For Sale? Straight Talk about Mergers and Acquisitions
Moderator: Serge Gladkoff (Logrus); Panelists: Dimitri Stoquart (Stoquart SA), Smith Yewell (Welocalize), Thomas Pennel (TransPerfect/translations.com)
Thomas: TransPerfect grew from $24 million to $240 million in ten years; provides 19 software products in addition to a host of language-related services; 18 distinct production centers. Owned by the two original co-founders. Strong balance sheet, pursuing acquisitions. If you want to sell your company, talk to Thomas (TransPerfect) and Smith (Welocalize) – but not if you are an SLV working for MLVs. Develop rapport 2-3 years in advance. Create a “100-day plan” before closing – agree on priorities and who owns what. Check out your buyers; often there is bad behavior around earn-outs. Check out the culture of your potential buyer; don’t just talk to the CEO. Get clear upfront about governance. Who is reporting to who and what kind of authority you will have – negotiate before you close.
Dimitri: Bought a small company that was in trouble (under receivership) – knew it was a good match because it was also their vendor. Not a financial strategy, but rather a production (operational) strategy. Michael Sank of TransPerfect helped as an advisor. Now about 30 in-house staff. The takeover took longer than expected. It took 6-8 months to reach break-even point. Had to re-motivate the staff and integrate the acquired staff in existing workflows. Still talking to the investors.
Smith: M&A is like getting married. You need a common language; agree on what’s the company worth. EBITDA is the usual metric in the T&I industry of what your business is really making. SDL is now trading at about 12 times their EBITDA; Lionbridge at about 10 times (challenged by Thomas who pointed out low earnings). How do you make your company more valuable? If both top and bottom lines are growing, and if it has a unique specialty, it is valuable. Can’t be serving only one client; can’t have history of legal problems and rocky reputation history. Have to decide if the company is a life style business or a growth business. Life style businesses are hard to value. Growth businesses re-invest their earnings.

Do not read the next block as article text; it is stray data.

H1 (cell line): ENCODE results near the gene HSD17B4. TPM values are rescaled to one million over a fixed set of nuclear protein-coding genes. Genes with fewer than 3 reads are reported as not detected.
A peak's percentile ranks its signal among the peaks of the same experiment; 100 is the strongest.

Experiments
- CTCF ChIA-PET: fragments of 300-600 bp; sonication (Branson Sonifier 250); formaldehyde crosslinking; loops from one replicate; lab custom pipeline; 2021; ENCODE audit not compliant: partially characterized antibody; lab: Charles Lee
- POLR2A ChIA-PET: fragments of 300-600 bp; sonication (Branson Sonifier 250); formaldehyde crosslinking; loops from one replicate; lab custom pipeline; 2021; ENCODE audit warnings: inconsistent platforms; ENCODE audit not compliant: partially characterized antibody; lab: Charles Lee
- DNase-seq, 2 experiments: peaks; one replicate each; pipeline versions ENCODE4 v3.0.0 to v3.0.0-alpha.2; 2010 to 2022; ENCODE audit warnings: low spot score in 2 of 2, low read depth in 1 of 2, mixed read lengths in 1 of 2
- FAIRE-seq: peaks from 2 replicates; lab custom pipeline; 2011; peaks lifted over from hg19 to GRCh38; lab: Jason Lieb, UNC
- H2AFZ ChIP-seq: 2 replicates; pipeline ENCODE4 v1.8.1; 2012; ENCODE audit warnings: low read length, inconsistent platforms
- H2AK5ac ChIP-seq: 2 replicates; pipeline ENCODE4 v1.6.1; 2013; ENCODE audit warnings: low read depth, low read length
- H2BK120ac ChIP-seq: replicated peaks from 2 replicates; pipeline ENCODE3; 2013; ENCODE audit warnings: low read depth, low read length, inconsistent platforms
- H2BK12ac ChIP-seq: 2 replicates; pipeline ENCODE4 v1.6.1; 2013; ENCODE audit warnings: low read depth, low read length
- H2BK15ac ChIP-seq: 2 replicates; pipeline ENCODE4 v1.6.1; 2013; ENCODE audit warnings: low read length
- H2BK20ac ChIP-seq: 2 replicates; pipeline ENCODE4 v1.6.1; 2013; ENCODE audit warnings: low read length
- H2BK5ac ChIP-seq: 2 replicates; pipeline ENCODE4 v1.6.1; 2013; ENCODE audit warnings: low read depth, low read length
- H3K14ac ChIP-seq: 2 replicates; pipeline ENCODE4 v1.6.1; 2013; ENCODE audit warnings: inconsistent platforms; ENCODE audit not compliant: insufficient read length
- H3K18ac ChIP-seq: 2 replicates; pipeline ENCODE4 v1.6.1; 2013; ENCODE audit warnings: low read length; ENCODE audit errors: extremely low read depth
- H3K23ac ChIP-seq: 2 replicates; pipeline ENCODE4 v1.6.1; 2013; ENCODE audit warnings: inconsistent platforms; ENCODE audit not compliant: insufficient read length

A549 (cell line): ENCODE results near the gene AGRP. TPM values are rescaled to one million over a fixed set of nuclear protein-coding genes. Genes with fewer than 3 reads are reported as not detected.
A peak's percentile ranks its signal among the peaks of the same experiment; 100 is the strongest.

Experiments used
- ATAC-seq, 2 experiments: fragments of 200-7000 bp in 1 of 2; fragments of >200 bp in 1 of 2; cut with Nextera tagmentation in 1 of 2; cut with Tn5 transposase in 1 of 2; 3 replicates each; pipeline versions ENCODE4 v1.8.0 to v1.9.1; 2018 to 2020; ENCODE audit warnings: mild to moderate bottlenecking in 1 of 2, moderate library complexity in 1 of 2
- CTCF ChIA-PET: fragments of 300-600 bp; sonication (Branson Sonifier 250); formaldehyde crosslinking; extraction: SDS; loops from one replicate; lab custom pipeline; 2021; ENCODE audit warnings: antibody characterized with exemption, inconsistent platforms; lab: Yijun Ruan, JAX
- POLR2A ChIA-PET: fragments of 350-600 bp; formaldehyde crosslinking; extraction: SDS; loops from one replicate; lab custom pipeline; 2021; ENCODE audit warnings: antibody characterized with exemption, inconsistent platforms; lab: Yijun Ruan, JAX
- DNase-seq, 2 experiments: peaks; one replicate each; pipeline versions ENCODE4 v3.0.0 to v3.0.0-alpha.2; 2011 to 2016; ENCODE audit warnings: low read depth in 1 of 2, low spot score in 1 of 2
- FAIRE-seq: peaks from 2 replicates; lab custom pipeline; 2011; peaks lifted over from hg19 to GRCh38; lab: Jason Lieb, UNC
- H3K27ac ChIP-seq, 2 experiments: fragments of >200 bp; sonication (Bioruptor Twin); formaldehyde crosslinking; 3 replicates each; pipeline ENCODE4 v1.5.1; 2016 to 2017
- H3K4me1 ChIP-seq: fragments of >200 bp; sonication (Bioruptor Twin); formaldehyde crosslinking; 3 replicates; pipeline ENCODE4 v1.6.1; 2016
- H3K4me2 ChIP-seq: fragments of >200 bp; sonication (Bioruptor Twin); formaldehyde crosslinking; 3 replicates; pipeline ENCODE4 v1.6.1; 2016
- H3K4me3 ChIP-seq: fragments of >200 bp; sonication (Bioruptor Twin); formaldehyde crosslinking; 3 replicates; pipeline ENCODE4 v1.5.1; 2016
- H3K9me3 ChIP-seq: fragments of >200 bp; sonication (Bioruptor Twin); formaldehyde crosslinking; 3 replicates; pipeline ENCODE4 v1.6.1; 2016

Q & A:
Q: What kind of company you would consider for acquisition? A (Smith): Geography is important; next is competency; and finally client base (got Dell as a client by acquiring a company). A (Thomas): Similar to what Smith said; also if we can further mine the acquired client base by offering complementary services.
Q: How do you address the challenge of not knowing the culture of a company you are trying to acquire in a different country? A (Smith): We made 11 acquisitions and each was totally different (TransPerfect made 15). It comes down to trust and a lot of effort to build it. Face-to-face contact is crucial. Interestingly, acquisition in China was one of the easiest for Welocalize.
Q: At TransPerfect, the owners of acquired companies can stay on. How does it affect TransPerfect’s staffing? A (Thomas): There is some duplication. CFOs typically do not stay on; other layoffs are usually not mandated (unless financial results are unsatisfactory).
Q (to Dimitri): How did you achieve economies of scale? A: Mostly in IT and project management, sharing of TMs, good in-house translators.
Q: How do you fund your acquisitions? A (Dimitri): Financed by VCs (“public angels”); good reputation of the company helped. Dislike of banks. A (Smith): Welocalize is investor-backed; using raised funds for acquisitions. A (Thomas): Strong balance sheet, can fund acquisitions themselves. Has a strong line of credit. Conservative culture, does not like using bank credit.
Q: How would you characterize your “hit rate” (percentage of deals that actually close relative to the number of potential deals)? A: Welocalize: 1 in 5; TransPerfect: Talks regularly to hundreds of companies.
Q: What are the expensive lessons learned? A (Dimitri): We made an opportunistic deal; it was not planned. Have to deal with lot of things after closing the deal. Takes long to become profitable. A (Smith): Integration is the hardest thing you do. There are two camps – “rip the band aid” (integrate immediately) or easy your way in. Welocalize used both approaches; the first typically worked better. A (Thomas): Be careful about the disruptions you will go through when selling your company. Adopt good cop / bad cop strategy. Use a deal lawyer.